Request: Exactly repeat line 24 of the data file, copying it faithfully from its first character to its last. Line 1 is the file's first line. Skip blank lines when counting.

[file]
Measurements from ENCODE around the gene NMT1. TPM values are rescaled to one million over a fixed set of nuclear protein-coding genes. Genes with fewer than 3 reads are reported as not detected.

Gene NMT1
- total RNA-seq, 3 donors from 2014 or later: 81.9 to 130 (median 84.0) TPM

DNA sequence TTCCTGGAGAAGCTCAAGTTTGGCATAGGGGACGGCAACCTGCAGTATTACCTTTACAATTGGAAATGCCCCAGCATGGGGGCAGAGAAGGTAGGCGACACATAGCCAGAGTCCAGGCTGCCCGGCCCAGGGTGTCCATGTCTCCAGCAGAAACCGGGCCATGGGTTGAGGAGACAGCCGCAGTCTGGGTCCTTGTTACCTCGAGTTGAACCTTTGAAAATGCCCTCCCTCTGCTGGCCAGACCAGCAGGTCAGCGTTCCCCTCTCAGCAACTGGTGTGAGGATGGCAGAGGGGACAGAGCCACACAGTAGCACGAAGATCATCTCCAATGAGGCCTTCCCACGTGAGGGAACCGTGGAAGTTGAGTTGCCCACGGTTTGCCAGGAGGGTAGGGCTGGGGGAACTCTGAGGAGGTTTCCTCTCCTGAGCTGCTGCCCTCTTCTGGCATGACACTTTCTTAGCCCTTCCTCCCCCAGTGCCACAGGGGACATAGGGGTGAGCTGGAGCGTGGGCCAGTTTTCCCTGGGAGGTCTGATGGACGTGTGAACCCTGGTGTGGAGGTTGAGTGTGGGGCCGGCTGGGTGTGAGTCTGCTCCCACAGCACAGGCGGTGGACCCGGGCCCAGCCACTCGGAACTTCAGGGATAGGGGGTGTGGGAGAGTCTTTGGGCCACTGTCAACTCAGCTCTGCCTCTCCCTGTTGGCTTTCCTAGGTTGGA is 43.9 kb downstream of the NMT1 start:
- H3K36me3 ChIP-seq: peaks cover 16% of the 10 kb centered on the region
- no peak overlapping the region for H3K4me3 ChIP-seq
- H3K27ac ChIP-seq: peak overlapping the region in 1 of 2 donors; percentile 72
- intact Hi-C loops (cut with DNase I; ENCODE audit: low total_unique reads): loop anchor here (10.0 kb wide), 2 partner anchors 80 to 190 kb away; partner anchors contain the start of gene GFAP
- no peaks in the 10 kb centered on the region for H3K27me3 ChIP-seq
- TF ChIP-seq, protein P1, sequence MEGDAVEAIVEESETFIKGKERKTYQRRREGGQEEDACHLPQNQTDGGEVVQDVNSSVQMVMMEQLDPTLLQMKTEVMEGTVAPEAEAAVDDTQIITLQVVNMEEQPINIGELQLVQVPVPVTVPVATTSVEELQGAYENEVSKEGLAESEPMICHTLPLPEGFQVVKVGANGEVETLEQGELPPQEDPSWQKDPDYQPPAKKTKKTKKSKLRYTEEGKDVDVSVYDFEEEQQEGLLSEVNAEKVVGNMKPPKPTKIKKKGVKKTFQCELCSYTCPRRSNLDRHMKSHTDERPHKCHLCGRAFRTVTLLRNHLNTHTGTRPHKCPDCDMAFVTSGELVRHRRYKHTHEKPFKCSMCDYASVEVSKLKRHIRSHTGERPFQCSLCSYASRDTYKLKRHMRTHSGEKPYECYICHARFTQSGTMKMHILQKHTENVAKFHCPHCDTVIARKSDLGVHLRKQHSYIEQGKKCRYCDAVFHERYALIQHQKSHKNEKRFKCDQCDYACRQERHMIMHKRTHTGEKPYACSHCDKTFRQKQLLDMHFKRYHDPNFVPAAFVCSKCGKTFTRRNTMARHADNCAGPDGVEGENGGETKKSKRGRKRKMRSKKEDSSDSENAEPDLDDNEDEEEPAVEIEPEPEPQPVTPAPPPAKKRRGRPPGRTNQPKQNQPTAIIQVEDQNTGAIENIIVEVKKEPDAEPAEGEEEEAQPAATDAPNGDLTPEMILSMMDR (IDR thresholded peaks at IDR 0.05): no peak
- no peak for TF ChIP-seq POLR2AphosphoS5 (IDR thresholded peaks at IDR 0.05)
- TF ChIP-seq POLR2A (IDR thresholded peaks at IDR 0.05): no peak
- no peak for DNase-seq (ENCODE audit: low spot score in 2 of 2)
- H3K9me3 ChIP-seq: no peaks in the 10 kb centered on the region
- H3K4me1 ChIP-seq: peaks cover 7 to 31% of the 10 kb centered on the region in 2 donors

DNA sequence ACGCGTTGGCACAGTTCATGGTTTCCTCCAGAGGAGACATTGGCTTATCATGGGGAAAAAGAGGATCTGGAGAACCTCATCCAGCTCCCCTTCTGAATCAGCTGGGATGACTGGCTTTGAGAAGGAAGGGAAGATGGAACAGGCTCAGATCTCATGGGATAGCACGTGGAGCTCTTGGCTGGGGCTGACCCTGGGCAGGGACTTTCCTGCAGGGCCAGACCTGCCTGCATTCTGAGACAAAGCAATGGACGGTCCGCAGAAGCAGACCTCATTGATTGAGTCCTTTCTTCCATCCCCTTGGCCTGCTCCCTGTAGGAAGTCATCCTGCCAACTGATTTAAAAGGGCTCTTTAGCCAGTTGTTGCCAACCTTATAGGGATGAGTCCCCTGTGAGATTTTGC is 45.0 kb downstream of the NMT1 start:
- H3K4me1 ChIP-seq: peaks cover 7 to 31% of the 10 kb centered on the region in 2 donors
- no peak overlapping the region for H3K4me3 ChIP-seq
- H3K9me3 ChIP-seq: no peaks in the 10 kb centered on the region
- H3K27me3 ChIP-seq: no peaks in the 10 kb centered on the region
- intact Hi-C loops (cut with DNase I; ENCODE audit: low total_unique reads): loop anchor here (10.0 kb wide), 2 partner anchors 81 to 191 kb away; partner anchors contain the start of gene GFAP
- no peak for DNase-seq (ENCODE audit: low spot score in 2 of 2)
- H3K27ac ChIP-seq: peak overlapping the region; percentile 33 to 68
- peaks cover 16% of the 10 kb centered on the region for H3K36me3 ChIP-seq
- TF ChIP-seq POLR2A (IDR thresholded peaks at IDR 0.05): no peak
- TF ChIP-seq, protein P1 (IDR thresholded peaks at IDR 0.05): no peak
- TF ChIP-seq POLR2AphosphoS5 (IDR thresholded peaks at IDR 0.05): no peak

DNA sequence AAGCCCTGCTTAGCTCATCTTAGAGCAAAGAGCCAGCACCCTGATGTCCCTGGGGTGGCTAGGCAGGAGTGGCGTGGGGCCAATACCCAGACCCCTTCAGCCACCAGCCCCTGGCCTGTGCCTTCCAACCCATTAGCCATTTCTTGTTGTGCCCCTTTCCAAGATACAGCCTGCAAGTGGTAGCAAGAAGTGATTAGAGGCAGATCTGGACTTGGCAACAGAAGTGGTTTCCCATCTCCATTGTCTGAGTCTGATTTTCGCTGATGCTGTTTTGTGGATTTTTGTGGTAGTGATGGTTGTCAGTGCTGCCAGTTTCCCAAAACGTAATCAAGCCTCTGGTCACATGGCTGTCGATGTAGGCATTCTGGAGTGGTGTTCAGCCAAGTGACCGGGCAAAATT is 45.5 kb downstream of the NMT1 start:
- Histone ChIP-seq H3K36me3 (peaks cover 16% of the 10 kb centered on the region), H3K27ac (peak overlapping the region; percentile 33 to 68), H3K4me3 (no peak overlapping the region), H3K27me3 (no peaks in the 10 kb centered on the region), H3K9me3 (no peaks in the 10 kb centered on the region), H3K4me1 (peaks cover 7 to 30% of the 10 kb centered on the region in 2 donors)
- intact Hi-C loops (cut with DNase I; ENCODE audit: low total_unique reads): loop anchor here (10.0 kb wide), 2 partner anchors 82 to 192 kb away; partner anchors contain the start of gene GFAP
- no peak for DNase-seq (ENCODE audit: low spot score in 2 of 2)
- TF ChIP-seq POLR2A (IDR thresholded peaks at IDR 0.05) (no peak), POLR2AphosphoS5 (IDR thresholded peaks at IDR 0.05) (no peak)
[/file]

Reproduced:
- peaks cover 16% of the 10 kb centered on the region for H3K36me3 ChIP-seq